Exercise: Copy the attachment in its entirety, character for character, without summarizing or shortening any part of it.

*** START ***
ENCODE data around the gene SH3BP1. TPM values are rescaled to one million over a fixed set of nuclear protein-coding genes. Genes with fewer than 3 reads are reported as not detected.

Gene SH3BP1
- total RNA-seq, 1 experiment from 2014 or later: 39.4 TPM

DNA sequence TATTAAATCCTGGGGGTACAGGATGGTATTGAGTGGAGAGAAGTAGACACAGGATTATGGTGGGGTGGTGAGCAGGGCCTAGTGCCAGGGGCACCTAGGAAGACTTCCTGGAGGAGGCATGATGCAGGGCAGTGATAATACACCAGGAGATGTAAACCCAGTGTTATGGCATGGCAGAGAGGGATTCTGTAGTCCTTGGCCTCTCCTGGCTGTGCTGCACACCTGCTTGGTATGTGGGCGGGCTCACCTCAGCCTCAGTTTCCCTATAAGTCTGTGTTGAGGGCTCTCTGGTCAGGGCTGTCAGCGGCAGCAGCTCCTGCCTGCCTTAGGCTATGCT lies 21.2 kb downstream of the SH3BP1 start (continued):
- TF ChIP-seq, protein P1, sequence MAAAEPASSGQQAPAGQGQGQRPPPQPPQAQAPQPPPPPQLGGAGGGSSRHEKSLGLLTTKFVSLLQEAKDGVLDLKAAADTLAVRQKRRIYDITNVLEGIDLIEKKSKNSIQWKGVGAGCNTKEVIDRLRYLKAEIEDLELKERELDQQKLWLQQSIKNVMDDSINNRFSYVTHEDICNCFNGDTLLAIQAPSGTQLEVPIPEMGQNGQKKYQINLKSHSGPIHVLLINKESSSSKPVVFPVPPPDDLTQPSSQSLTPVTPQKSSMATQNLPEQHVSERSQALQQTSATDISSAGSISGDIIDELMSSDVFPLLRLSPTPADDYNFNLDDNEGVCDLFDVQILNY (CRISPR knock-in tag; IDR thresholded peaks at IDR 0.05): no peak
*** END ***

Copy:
ENCODE data around the gene SH3BP1. TPM values are rescaled to one million over a fixed set of nuclear protein-coding genes. Genes with fewer than 3 reads are reported as not detected.

Gene SH3BP1
- total RNA-seq, 1 experiment from 2014 or later: 39.4 TPM

DNA sequence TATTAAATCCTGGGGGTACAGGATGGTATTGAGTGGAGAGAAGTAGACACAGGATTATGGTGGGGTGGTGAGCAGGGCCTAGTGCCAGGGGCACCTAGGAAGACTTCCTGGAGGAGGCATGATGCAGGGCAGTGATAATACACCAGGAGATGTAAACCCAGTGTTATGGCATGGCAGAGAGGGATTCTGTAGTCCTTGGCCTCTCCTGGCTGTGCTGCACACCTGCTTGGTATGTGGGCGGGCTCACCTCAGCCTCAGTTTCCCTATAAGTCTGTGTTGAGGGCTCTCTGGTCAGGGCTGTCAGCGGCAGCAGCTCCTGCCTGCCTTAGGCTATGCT lies 21.2 kb downstream of the SH3BP1 start (continued):
- TF ChIP-seq, protein P1, sequence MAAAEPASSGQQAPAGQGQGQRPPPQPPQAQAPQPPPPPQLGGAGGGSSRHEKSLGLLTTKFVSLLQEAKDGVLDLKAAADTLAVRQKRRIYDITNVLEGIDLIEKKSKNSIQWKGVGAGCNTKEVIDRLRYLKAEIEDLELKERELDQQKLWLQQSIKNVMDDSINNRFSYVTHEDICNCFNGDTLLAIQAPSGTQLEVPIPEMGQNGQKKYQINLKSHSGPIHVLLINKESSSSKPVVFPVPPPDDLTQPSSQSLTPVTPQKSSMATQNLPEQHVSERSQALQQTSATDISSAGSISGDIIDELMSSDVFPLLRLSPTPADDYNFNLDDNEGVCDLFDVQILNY (CRISPR knock-in tag; IDR thresholded peaks at IDR 0.05): no peak